Granting Maltese citizenship also bestows EU citizenship and – as Bonelli put it – “as we say in technical terms, Member States must have due regard to EU law. That means that the Maltese government cannot ’simply’ reply that the granting of citizenship is and should remain a national competence. It will have to show that there is no EU law rule or obligation that prevents the granting of citizenship by investment schemes.”
The kinetics triggered by the EU Commission’s reasoned opinion will determine whether the commission will escalate to court action. Malta has two months to file a formal reply, although the case could be settled if EU and Malta forge a compromise, or if Malta gives in.
Malta is the last holdout
The Commission initially threw a legal challenge over investor citizenship schemes (as the sale-of-passports schemes are known) to Malta and Cyprus on 20 October 2020. Cyprus repealed its scheme less than two weeks later. The Commission also entered into discussions with Bulgaria over a similar scheme, which led to Bulgaria repealing its scheme two weeks ago, on 24 March.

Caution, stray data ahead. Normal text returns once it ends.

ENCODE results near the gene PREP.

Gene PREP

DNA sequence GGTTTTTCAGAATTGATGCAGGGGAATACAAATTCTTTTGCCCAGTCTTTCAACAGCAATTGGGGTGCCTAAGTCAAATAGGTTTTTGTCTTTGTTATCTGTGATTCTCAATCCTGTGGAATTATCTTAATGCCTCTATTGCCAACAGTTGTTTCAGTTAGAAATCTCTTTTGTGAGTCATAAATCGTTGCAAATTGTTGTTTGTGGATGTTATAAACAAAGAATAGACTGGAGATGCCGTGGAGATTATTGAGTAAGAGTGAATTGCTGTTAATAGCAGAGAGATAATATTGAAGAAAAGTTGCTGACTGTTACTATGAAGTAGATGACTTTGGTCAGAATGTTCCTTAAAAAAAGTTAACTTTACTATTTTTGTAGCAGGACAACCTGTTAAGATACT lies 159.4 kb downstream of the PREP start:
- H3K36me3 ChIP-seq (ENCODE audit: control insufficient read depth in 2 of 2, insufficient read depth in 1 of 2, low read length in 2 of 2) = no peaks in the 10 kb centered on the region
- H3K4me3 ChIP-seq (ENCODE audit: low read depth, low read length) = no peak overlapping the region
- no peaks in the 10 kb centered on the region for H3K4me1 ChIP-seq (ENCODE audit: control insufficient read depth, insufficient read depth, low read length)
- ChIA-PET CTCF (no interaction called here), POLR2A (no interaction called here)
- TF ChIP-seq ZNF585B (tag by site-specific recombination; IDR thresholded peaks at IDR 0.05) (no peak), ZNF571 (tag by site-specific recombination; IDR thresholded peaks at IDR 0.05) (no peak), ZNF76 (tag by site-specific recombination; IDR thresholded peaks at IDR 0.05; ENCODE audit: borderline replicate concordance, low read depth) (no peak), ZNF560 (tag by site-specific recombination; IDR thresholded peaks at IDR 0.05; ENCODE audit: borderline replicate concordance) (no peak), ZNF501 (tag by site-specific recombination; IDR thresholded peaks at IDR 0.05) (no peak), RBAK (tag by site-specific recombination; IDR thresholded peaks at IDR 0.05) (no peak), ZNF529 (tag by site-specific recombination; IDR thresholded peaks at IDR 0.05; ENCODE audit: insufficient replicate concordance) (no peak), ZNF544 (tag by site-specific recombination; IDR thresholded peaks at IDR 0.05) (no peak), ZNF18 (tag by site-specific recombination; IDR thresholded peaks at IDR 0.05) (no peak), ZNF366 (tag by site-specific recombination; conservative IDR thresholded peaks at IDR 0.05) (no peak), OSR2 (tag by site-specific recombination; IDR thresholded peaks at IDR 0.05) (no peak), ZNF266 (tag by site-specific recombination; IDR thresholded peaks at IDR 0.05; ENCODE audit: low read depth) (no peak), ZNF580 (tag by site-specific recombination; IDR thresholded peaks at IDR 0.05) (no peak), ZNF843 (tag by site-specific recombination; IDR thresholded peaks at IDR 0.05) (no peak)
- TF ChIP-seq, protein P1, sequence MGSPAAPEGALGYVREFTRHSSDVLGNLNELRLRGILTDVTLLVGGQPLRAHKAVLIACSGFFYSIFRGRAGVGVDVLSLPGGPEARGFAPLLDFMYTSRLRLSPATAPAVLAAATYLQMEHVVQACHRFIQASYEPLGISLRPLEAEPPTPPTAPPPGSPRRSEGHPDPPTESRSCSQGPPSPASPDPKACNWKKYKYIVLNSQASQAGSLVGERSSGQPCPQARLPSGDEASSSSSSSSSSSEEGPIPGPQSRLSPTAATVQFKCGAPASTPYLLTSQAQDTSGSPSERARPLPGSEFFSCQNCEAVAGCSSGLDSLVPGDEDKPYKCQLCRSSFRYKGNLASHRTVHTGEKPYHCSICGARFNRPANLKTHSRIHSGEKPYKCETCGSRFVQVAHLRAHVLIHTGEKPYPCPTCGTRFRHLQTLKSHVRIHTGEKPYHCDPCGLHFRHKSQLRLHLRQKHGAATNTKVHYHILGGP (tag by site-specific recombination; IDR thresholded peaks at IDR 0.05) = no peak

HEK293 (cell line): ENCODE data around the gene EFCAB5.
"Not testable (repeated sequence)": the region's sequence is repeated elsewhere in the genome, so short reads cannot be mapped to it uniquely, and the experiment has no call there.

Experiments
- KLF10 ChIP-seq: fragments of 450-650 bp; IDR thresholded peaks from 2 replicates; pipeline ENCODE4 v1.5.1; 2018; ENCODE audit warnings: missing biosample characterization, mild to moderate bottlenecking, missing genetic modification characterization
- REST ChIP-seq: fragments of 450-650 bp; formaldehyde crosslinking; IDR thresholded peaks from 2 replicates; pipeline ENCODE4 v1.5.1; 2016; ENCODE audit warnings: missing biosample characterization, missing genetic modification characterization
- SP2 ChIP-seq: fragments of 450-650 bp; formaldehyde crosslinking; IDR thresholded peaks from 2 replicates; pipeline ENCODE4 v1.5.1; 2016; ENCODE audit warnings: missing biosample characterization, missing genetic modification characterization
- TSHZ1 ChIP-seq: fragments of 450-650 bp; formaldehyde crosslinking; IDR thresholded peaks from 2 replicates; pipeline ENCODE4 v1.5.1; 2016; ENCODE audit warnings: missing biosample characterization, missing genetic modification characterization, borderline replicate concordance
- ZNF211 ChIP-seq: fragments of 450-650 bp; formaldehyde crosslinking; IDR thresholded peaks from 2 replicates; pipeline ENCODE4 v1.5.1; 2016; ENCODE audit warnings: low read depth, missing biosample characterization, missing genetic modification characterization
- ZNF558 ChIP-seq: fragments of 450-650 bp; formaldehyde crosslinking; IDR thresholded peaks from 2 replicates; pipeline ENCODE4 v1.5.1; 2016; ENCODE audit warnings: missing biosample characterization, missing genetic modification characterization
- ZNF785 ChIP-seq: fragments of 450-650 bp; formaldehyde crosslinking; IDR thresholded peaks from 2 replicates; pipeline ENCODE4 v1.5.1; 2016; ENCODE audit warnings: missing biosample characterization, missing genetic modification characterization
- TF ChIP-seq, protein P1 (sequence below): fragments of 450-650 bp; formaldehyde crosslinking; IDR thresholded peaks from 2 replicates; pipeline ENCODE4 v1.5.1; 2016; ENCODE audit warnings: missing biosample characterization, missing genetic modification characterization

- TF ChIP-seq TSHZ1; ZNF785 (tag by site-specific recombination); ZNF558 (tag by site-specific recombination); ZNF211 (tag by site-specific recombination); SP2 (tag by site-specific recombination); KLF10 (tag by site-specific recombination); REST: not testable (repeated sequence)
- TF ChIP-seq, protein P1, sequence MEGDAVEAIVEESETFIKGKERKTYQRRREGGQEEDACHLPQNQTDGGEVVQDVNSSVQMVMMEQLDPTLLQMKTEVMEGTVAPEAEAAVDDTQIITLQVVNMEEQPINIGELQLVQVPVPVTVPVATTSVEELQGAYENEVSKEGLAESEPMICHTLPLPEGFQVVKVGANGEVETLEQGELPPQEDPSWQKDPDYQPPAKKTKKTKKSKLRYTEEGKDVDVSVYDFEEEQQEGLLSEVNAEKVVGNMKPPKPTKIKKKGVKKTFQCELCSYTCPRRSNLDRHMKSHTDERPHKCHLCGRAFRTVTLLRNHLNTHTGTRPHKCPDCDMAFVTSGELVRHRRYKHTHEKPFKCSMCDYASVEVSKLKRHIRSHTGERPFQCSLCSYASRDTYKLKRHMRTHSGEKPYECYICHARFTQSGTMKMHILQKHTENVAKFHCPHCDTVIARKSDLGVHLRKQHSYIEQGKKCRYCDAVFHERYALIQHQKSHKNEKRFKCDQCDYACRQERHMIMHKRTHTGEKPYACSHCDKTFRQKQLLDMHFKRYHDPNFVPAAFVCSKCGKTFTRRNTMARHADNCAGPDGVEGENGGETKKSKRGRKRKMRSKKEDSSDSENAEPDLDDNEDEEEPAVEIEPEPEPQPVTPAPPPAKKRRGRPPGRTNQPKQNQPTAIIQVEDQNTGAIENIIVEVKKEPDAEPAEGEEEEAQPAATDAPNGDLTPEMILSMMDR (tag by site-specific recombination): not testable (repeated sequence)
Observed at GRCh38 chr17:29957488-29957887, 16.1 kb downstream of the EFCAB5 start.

Four days later the EU Commission “stressed” – indirectly addressing Malta – that “any Member State still operating investor citizenship schemes needs to terminate them immediately.”
But Malta remained intransigent, and a week later the Commission moved with the ‘reasoned opinion’.
In Malta’s scheme, an applicant can pay €600,000 into a “national development fund” to get a passport after two years on a residence permit, or shorten the period to 1 year if payment rises to €750,000. The applicant would also have to buy property that costs at least €700,000, or rent a place that costs at least €16,000 annually, and donate €10,000 to a Maltese NGO. Although applicants would technically be residents of Malta in the year or two leading up to procuring citizenship, no one checks if they reside in Malta at all.
Opposition to the citizenship scheme has ranged from opposition to the idea of reducing citizenship to a commodity to concern over money laundering risks.